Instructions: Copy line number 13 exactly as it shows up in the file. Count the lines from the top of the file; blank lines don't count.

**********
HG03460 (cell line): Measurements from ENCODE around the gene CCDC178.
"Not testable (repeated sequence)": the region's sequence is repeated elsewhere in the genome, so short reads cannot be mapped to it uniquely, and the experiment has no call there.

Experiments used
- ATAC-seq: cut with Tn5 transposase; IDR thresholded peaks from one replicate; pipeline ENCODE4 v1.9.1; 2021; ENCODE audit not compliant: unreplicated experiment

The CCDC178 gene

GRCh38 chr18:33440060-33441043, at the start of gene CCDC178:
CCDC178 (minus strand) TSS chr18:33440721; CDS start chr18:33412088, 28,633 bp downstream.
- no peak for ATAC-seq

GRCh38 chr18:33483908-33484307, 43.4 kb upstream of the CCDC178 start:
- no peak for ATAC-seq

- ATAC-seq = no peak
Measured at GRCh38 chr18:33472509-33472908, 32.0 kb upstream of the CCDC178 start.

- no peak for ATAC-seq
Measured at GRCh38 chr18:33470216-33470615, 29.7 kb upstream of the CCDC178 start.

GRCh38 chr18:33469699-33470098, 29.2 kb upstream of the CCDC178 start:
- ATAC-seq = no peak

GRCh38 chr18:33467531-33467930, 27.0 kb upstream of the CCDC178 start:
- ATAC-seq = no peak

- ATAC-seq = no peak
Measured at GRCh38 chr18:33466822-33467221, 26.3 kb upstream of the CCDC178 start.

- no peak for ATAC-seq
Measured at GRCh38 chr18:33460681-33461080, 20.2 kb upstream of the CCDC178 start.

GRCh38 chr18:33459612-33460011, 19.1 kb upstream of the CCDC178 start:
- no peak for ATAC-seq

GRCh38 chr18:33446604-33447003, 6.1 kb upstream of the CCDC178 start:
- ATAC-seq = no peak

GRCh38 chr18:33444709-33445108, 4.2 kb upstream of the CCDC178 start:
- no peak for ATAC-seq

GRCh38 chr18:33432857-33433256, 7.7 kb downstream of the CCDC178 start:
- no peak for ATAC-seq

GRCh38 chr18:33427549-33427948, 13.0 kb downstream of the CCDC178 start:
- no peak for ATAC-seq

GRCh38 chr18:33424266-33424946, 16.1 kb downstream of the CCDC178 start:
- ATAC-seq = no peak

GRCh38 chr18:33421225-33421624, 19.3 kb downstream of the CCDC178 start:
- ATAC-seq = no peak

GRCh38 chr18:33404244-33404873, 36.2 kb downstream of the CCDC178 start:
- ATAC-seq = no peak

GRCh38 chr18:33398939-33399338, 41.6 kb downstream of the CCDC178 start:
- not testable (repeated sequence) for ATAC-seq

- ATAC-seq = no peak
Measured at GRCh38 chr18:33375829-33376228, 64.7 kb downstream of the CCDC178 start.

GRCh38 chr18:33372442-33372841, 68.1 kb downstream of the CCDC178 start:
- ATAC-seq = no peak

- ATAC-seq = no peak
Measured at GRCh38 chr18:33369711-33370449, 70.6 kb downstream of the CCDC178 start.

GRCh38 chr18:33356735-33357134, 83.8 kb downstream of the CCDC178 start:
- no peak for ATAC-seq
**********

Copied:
- no peak for ATAC-seq